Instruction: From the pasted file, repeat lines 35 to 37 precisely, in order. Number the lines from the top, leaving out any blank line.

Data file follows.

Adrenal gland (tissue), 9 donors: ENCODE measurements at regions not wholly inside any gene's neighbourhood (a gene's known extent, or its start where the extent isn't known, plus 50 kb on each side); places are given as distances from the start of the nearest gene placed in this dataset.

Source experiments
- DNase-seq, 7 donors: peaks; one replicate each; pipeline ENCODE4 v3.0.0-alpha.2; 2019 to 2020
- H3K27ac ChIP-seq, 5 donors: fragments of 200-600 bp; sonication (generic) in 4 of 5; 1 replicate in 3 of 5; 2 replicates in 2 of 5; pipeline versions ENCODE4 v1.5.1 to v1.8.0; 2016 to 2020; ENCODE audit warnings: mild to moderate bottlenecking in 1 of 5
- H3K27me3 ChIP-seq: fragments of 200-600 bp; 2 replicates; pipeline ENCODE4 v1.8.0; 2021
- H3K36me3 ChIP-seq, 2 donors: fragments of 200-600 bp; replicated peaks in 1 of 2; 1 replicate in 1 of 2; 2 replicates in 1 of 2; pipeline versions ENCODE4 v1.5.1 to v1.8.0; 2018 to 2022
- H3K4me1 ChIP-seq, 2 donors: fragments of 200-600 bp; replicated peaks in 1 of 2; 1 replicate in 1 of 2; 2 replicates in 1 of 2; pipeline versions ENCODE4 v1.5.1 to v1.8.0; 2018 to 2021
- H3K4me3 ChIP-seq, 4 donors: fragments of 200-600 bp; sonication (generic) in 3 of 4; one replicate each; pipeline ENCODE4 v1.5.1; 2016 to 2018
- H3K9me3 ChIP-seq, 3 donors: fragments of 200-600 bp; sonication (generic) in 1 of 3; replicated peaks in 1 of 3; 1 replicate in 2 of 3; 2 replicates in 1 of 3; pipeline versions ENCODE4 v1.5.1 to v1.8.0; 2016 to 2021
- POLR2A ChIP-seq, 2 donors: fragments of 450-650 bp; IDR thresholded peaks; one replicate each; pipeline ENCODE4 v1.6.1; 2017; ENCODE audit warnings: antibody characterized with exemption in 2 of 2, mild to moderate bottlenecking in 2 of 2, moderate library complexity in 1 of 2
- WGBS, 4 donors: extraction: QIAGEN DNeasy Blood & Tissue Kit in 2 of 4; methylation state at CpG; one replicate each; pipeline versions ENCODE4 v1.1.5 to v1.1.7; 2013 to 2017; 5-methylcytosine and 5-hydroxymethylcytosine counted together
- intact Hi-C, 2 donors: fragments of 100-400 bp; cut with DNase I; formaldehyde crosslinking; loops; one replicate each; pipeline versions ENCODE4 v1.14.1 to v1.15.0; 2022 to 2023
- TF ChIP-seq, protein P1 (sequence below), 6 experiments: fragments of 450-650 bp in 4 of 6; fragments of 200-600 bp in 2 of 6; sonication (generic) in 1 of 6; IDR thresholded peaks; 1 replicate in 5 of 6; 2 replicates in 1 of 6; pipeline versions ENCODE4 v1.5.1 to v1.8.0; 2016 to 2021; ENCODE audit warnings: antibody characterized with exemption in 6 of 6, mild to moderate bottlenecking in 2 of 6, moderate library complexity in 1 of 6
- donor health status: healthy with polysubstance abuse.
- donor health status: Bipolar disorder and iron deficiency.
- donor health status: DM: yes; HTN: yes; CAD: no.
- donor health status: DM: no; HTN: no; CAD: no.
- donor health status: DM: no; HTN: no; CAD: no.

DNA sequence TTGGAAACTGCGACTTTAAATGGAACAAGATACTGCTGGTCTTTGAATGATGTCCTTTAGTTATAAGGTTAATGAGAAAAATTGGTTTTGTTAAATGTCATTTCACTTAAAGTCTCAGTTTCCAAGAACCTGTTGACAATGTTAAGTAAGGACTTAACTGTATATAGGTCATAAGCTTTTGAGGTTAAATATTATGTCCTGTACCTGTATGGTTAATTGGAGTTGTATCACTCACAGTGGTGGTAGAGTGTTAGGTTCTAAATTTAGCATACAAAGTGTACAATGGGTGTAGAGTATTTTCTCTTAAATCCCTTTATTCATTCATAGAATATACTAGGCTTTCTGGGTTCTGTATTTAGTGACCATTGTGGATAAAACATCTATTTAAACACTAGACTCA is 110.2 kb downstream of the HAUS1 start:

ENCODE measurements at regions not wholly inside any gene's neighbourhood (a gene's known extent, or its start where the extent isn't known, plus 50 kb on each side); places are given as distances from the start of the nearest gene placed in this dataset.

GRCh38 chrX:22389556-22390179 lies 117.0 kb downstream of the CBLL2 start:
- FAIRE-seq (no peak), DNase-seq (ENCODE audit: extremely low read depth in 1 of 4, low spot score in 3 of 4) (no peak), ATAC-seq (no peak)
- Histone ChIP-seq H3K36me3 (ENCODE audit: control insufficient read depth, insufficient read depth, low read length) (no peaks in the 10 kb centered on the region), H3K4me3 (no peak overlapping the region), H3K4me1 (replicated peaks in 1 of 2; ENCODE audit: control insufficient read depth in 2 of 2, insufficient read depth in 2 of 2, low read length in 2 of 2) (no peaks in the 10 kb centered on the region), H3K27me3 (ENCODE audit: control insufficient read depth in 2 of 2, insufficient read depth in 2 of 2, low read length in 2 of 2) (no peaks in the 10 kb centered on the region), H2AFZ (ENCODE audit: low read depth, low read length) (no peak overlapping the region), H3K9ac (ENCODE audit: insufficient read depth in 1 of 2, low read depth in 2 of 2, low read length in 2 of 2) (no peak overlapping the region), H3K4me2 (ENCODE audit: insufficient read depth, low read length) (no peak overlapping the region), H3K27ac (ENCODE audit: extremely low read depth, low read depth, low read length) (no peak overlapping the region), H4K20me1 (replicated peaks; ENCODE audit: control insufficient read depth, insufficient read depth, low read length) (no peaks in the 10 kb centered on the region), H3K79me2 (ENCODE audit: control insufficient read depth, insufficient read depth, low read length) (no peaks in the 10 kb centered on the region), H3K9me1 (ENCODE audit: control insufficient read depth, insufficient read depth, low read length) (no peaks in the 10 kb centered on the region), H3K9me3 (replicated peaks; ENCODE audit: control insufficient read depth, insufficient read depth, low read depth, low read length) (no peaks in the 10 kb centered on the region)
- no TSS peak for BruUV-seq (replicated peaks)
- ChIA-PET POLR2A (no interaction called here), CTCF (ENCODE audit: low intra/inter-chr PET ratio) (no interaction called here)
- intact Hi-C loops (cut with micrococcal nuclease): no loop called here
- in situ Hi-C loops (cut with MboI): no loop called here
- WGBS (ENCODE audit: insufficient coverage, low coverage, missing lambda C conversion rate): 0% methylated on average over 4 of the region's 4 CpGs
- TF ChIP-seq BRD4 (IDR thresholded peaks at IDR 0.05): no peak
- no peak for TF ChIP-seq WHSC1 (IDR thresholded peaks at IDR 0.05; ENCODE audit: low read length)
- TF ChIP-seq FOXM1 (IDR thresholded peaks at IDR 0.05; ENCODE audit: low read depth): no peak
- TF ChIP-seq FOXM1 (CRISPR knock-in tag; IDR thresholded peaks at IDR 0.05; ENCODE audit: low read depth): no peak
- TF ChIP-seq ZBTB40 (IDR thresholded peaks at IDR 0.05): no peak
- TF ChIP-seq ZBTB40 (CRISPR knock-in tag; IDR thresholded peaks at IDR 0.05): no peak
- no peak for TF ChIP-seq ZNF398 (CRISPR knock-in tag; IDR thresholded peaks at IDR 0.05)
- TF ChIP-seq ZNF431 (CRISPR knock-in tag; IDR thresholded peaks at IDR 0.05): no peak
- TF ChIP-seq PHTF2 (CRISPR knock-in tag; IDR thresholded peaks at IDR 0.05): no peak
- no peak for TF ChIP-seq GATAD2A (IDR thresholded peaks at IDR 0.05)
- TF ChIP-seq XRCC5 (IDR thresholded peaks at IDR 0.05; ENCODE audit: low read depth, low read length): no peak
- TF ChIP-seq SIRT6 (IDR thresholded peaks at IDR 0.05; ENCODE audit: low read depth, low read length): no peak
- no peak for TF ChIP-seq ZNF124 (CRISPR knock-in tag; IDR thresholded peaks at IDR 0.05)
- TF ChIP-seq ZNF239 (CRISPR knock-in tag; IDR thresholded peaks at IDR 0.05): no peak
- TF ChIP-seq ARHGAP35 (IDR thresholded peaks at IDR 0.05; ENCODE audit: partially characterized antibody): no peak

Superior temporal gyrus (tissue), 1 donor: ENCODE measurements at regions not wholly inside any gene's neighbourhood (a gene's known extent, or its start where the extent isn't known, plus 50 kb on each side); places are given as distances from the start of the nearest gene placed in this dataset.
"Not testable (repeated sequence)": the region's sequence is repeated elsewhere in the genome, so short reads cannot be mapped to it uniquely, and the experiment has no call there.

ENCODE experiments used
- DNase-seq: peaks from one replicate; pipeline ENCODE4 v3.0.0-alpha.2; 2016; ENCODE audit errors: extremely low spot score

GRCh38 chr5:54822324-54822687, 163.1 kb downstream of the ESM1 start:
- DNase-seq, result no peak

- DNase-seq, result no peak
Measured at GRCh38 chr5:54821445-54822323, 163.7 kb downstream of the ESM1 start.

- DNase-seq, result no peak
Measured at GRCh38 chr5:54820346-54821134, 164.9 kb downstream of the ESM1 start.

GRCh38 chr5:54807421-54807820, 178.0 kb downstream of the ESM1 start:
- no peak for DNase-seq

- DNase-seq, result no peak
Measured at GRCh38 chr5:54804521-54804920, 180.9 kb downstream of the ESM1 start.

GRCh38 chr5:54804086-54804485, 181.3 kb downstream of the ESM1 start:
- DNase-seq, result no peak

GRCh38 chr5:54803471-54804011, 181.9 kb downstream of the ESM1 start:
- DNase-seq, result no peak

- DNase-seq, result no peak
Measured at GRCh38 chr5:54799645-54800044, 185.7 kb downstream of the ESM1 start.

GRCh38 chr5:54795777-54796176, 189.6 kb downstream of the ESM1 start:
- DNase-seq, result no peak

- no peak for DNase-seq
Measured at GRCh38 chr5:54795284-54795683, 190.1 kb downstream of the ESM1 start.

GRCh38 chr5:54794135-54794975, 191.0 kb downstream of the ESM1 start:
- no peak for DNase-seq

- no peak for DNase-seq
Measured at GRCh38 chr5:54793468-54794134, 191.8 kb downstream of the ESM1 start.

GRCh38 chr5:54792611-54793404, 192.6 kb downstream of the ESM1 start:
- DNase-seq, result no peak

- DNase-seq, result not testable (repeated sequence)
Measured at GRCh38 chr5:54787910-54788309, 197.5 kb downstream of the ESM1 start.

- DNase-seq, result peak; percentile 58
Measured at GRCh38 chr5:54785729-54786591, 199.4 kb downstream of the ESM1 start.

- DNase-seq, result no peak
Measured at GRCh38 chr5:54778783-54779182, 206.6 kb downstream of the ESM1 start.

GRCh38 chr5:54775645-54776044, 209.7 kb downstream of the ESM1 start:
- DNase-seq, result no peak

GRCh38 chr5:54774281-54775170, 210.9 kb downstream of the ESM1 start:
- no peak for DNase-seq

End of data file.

- no peak for TF ChIP-seq ZNF398 (CRISPR knock-in tag; IDR thresholded peaks at IDR 0.05)
- TF ChIP-seq ZNF431 (CRISPR knock-in tag; IDR thresholded peaks at IDR 0.05): no peak
- TF ChIP-seq PHTF2 (CRISPR knock-in tag; IDR thresholded peaks at IDR 0.05): no peak